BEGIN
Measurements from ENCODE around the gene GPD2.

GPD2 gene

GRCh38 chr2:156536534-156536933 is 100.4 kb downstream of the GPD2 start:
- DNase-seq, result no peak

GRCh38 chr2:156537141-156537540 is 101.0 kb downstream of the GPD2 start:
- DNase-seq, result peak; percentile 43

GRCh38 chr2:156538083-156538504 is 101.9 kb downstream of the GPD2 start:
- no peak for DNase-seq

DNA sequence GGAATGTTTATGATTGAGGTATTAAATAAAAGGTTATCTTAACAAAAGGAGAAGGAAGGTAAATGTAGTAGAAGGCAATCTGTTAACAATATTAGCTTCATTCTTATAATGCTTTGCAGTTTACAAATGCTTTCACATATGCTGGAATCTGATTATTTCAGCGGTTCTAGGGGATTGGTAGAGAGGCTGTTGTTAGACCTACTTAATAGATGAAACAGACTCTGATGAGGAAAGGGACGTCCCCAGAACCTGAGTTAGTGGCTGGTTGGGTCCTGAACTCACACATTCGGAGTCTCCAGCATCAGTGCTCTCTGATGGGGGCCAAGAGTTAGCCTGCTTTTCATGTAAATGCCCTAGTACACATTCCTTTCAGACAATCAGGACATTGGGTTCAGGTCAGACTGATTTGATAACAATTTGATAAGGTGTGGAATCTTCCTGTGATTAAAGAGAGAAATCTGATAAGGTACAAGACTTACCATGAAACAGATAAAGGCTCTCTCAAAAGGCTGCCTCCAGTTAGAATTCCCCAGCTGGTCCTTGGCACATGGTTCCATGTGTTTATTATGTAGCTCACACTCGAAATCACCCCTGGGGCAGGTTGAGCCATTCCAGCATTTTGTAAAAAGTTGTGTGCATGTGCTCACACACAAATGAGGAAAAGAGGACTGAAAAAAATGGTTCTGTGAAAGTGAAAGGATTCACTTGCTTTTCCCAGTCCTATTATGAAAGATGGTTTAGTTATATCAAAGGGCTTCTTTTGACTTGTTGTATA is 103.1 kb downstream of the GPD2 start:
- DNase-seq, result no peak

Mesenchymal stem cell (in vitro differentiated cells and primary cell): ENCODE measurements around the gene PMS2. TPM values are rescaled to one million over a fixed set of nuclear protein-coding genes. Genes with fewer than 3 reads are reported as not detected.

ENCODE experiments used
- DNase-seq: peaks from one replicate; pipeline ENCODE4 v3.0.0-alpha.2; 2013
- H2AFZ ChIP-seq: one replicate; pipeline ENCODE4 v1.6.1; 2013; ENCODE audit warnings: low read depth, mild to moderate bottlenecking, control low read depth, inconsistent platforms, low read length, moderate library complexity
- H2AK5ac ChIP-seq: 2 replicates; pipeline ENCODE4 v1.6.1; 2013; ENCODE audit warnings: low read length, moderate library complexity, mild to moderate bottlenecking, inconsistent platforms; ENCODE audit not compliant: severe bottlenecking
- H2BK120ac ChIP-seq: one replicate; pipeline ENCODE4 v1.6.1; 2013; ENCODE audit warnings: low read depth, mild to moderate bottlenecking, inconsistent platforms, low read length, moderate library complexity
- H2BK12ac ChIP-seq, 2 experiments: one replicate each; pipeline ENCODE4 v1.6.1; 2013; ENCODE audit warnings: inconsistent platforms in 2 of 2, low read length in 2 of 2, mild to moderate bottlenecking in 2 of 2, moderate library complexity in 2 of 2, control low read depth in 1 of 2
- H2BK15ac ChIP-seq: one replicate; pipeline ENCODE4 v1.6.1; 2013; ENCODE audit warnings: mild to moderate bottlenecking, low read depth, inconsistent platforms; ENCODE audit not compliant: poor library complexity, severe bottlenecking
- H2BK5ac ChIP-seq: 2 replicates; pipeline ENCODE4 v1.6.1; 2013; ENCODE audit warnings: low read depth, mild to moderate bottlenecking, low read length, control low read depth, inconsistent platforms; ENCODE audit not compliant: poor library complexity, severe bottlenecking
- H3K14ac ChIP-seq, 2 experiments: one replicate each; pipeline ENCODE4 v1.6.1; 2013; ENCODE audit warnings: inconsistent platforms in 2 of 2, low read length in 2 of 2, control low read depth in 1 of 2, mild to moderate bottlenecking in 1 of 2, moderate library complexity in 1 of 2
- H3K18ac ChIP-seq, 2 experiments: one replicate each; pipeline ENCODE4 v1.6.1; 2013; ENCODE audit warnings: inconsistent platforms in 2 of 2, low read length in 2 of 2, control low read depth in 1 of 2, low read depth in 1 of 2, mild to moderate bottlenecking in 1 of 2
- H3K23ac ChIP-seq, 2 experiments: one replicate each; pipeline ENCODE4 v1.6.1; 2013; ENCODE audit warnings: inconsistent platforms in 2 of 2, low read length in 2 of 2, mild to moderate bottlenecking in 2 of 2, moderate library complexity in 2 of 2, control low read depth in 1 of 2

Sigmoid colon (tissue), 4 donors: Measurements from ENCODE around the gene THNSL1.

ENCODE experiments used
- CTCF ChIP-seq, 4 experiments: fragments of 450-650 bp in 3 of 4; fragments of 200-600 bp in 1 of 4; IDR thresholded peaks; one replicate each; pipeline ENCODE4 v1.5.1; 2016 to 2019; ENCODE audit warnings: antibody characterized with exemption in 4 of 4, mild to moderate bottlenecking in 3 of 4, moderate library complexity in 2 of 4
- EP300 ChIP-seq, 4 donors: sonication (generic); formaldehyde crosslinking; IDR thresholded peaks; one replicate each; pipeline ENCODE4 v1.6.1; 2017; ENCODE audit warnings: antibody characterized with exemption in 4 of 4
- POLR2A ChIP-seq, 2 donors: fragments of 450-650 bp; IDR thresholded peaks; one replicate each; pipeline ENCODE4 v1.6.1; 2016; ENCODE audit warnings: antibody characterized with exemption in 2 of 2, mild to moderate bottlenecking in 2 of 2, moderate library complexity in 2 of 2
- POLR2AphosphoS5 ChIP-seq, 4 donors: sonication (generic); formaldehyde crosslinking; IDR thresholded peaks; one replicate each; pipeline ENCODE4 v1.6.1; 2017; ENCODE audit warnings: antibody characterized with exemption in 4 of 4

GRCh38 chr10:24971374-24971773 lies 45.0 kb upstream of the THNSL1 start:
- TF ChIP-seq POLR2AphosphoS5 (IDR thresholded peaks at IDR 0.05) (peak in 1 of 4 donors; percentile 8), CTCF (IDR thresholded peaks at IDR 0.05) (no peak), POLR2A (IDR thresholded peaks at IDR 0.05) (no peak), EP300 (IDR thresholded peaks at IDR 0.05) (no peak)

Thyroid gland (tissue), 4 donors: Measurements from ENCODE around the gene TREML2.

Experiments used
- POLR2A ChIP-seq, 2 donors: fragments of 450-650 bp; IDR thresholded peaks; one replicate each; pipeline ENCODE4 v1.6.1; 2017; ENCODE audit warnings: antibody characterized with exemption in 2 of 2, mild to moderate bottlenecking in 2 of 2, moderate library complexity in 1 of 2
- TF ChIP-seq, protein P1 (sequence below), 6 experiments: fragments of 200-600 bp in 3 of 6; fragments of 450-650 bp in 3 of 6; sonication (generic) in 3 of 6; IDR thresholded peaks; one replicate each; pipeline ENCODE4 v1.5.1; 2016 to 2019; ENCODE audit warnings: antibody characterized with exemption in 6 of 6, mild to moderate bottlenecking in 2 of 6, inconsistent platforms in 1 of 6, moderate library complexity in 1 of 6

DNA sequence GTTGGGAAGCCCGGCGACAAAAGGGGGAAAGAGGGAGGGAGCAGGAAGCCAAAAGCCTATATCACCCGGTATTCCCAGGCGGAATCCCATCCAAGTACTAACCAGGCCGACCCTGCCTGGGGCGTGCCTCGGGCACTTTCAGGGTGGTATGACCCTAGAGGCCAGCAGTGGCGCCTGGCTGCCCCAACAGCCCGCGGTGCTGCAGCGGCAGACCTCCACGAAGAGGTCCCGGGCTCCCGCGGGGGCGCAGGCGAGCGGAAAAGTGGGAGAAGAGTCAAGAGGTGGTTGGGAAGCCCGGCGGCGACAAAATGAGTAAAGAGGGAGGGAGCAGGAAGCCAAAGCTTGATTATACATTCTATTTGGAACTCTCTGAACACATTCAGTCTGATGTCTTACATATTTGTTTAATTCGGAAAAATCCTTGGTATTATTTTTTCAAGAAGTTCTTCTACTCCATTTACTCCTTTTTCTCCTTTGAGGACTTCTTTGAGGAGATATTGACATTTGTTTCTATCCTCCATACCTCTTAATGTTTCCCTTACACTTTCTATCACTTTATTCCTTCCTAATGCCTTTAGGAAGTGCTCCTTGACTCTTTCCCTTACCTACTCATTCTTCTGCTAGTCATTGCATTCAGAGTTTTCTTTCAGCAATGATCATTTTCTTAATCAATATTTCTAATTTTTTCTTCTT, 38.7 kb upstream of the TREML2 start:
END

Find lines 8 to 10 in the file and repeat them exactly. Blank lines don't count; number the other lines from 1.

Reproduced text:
- no peak for DNase-seq

DNA sequence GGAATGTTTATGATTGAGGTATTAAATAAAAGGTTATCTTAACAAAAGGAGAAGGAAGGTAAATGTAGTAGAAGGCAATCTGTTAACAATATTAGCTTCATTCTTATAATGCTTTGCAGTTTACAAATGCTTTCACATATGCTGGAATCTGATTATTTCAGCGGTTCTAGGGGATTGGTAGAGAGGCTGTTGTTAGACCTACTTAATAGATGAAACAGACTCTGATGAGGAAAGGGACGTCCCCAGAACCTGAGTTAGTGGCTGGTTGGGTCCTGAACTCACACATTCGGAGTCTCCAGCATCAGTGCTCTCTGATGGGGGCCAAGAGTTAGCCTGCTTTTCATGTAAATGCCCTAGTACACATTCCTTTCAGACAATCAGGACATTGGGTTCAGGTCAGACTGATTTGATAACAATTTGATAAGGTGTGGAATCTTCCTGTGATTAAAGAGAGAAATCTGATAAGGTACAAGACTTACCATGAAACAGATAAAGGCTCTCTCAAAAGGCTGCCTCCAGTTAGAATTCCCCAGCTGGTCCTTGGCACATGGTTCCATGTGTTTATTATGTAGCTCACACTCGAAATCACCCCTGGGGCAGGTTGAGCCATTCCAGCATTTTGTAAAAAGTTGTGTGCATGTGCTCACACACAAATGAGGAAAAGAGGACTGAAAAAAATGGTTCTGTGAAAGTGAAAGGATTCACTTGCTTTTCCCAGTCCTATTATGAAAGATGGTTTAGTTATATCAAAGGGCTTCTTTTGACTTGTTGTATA is 103.1 kb downstream of the GPD2 start:
- DNase-seq, result no peak